Last week’s cyberattack on one of the nation’s most important fuel pipelines, the Colonial Pipeline, is already beginning to cause shortages in the Southeastern part of the country, and with it higher gas prices.
A Russian ransomware group called Darkside has claimed responsibility for the attack, which caused the Colonial Pipeline to shut down completely last Friday. The FBI has said that Darkside was indeed responsible. The company that owns the Pipeline has said that it hopes to have it back online by the end of the week.
The White House, meanwhile, issued a fact sheet Tuesday, promising what it called an “All-of-Government Effort to Address Colonial Pipeline Incident.”
“The Administration is focused on avoiding potential energy supply disruptions to impacted communities, the U.S. military, and other facilities reliant on gasoline, diesel, jet fuel and other refined petroleum products. The Administration is continually assessing the pipeline shutdown’s impact on the U.S. fuel supply, as well as what additional actions are available to mitigate the impact of the pipeline’s shutdown,” the White House’s statement said.
However, according to one prominent commentator, the shutdown of the pipeline is in fact consistent with the president’s energy policies.
Fox News host Tucker Carlson, in his monologue Tuesday night, blamed the Biden Administration’s policies for the shortages and price spike, and stated that the White House “approves of” the shortages, in accordance with their energy plans.
“In case 2021 didn’t remind you enough of a grimmer version of the 1970s, we now have serious gas shortages, in a country that just recently was energy independent,” Carlson said on the show, per a Fox News transcript. “All along the east coast of the country today, people couldn't fill up their cars. The footage looks like Venezuela.”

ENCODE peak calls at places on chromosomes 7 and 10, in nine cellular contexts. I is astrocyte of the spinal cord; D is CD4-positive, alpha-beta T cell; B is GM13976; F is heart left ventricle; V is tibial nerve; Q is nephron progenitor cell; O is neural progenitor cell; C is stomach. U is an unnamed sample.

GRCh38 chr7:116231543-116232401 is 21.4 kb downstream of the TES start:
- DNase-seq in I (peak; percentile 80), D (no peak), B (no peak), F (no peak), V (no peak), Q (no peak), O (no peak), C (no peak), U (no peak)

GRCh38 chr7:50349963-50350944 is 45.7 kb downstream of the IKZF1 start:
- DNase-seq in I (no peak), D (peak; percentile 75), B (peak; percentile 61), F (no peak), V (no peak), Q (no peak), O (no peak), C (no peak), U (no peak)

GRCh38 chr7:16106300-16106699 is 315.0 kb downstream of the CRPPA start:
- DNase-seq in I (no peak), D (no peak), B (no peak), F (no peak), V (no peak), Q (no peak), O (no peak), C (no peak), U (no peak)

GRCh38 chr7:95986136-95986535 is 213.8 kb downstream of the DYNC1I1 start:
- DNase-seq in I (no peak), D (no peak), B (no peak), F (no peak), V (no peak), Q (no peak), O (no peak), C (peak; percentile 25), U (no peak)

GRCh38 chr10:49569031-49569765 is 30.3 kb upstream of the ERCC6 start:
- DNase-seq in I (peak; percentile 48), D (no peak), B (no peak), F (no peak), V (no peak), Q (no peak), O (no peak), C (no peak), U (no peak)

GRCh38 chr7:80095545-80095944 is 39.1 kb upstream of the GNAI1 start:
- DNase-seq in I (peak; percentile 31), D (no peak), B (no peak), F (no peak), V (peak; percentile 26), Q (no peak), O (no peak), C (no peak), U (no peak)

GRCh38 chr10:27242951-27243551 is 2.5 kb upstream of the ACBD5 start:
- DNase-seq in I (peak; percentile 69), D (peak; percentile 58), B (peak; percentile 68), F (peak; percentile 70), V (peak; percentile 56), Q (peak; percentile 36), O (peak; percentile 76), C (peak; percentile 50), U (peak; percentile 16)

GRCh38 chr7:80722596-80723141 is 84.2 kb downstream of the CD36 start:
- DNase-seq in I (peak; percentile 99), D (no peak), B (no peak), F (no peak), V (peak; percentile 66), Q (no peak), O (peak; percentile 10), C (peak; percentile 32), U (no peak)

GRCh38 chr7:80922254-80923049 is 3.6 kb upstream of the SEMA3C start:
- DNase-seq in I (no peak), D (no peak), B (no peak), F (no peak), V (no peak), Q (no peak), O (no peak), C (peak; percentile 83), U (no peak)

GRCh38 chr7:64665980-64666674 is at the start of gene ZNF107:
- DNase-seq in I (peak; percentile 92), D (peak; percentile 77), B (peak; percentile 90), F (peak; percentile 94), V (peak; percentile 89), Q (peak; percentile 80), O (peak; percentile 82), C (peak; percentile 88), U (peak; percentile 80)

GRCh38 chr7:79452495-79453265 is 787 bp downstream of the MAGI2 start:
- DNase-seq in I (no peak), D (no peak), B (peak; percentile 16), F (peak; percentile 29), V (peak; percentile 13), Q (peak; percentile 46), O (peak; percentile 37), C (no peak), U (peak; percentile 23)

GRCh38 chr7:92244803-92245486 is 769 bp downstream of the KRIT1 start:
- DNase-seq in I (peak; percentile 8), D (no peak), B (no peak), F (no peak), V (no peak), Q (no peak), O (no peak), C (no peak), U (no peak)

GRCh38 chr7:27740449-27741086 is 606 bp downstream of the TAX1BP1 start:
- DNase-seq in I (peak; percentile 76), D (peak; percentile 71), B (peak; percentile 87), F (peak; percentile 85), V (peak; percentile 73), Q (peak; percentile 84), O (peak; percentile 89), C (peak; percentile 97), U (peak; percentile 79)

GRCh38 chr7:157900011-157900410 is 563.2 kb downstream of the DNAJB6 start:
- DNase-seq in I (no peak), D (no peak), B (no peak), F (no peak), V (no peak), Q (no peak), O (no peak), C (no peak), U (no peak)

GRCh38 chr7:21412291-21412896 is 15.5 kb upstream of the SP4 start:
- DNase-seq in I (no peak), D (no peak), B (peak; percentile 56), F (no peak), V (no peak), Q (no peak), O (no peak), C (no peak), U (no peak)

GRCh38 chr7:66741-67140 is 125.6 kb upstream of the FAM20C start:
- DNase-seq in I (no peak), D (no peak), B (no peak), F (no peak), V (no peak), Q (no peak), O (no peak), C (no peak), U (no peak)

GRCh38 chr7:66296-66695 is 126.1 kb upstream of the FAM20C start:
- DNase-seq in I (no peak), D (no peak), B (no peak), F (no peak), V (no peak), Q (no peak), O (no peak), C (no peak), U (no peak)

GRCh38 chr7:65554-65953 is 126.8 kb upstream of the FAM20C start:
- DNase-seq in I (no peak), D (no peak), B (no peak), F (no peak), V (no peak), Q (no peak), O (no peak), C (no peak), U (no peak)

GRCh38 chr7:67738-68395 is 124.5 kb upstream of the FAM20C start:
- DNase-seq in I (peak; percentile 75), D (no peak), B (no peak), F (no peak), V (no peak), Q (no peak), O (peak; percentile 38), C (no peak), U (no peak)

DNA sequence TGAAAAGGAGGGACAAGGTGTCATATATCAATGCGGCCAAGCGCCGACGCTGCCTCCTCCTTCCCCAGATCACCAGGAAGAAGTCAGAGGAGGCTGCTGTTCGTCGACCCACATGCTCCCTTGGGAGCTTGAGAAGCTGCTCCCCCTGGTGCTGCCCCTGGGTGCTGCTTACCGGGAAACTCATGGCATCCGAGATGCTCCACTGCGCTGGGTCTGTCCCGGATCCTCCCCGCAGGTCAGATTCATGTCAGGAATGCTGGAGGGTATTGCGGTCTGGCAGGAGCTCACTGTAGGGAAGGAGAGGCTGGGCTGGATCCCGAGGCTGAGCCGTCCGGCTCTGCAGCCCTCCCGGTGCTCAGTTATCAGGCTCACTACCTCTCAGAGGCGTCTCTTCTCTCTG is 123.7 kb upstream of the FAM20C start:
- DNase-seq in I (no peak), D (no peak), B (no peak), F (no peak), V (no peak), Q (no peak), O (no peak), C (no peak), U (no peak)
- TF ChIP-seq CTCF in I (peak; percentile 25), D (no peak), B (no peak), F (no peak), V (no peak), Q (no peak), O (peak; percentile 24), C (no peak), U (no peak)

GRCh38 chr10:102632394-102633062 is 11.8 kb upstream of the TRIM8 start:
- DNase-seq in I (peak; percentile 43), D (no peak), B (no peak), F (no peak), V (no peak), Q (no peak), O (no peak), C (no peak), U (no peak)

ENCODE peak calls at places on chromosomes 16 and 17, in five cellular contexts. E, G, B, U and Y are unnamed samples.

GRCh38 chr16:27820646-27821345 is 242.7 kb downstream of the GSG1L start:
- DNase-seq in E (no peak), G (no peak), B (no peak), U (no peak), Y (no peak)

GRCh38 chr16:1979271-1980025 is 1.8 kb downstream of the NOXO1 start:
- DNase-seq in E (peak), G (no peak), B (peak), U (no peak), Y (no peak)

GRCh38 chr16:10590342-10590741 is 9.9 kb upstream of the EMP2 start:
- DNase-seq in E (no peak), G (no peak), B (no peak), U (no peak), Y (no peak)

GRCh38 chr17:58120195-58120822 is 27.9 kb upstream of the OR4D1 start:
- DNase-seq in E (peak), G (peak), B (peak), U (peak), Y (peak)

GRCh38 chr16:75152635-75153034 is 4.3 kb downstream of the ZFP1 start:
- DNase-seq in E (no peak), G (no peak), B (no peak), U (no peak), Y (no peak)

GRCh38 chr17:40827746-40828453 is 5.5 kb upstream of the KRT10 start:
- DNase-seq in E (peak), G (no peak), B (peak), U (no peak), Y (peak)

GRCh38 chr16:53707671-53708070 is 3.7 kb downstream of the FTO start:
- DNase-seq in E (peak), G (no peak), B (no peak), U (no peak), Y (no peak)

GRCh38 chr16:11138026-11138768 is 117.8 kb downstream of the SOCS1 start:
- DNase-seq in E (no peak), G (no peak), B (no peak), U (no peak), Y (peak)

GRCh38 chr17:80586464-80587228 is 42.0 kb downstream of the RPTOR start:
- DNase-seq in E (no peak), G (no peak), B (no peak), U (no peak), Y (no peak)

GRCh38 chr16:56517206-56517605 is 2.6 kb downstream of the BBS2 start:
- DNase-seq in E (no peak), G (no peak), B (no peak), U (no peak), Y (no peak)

In a flourish of conspiracism, Carlson then stated that “the official explanation is that some mysterious gang of cybercriminals hacked the software at a major American fuel supplier called Colonial Pipeline.”
“What is this about?” Carlson went on to say. “Well, you know. On some level — let’s be honest about it — the White House approves of this disaster.”
Carlson’s argument is that the gas stations being closed is consistent with the Biden Administration’s policies of transitioning away from fossil fuels towards clean energy. Biden, after all, had cancelled the permit for the Keystone XL pipeline on the first day of his presidency.
“Yes, some gas stations are closed tonight. But soon enough, the lunatics plan to close them all — every gas station in the entire United States, shuttered forever, to make way for some new, as-yet-undefined means of transportation that will magically replace the gasoline engines we’ve used for more than 100 years,” Carlson said. “This is a green revolution. So who cares about some old pipeline?”
“In the state of California, the average price of a gallon of gas is over $4.00,” Carlson went on to argue, tying the increase to Biden policies. “A year ago it was $2.70… Why? This is the result of policy decisions made by the new administration. This is the Green New Deal. We’ve got it already. And if you love gas shortages and electricity blackouts and $80 plywood, this is the program for you.”